Professor Sir Dieter Helm proposes a solution to save our rivers.
The article titled ‘The muddle of nutrient neutrality’ written by Professor Sir Dieter Helm discusses the need for action regarding the state of rivers in the UK and the increasing demand for new housing.
The full article, available here, is a fascinating and informative a read. Professor Helm is professor if economic policy at the University of Oxford and fellow in economics at New college Oxford.
In summary, the article suggests that while there is consensus on the need for action, there is disagreement on how to proceed. EU rules state that houses should not be built in environmentally sensitive areas where nutrient pollution is likely to increase. However, house builders are attracted to these areas because they can charge higher prices for properties located in desirable locations.
The government, while led by Michael Gove as Secretary of State for the Environment, promised to have higher environmental standards than the EU after Brexit. To address the conflict between EU requirements and the ambitions of house builders, Gove and Theresa Coffey proposed a mitigation package. However, the Office for Environmental Protection has expressed concerns about the credibility of this package and its lack of specific details.
The article argues that quick fixes and a siloed approach to regulation and planning are not sufficient to address water and sewerage issues in the long term. Instead the creation of a single catchment system regulator is a long-term approach to address nutrient and river pollution holistically. This would involve an integrated solution to catchments, considering the contributions of farmers, water companies, houses, roads, and flood defences in reducing their effects. It would also focus on natural capital solutions, such as using natural methods to absorb stormwater and filter pollutants, which can have additional benefits like carbon capture and biodiversity enhancement. This approach could also reduce bureaucracy and ensure that all stakeholders contribute to achieving key outcomes.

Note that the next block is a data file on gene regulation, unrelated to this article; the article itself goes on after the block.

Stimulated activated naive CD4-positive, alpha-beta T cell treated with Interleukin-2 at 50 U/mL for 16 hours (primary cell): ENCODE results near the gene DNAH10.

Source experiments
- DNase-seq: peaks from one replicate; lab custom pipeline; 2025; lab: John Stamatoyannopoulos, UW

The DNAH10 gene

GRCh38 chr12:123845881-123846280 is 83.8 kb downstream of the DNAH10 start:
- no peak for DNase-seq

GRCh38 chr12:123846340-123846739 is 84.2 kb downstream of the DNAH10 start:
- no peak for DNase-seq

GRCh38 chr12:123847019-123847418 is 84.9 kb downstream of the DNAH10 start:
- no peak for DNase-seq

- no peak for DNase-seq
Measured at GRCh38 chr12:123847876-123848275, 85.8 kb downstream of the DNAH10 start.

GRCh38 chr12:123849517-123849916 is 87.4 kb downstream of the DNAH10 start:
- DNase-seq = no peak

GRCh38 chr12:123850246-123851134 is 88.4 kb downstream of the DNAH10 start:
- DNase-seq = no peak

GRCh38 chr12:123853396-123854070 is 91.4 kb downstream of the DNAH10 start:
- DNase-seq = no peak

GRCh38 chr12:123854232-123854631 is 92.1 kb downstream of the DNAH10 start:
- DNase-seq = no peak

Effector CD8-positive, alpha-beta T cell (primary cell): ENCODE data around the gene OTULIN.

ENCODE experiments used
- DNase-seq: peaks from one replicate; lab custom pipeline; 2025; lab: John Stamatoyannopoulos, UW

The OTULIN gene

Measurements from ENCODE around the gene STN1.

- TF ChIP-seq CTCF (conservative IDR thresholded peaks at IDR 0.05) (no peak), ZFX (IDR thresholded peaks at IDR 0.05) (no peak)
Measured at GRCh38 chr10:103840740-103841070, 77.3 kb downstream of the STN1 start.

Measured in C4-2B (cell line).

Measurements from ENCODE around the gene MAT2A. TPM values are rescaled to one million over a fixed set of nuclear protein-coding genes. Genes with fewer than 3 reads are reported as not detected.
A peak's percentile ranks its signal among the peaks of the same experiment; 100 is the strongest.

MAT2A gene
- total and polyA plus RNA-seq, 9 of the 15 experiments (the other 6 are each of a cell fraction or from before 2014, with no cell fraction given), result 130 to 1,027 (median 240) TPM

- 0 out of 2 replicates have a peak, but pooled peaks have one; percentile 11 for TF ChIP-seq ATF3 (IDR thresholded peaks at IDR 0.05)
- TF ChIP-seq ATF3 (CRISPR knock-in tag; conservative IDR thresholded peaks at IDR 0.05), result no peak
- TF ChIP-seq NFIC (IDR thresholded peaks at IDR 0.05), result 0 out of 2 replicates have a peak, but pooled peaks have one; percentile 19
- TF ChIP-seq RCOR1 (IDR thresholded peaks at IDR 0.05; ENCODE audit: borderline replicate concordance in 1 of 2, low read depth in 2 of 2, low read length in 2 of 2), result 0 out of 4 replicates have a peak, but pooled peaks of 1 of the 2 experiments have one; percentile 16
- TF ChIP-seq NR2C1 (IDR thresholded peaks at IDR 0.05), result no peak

Read the full article here.
As we understand delaying action will only lead to more crises in the water sector that will eventually need to be addressed. We need to put pressure on our government now, click here to sign River Actions ‘give us back our rivers’ petition and if you have some time to spare please visit our volunteer page to join our Citizen Science project monitoring pollution in the River Wye.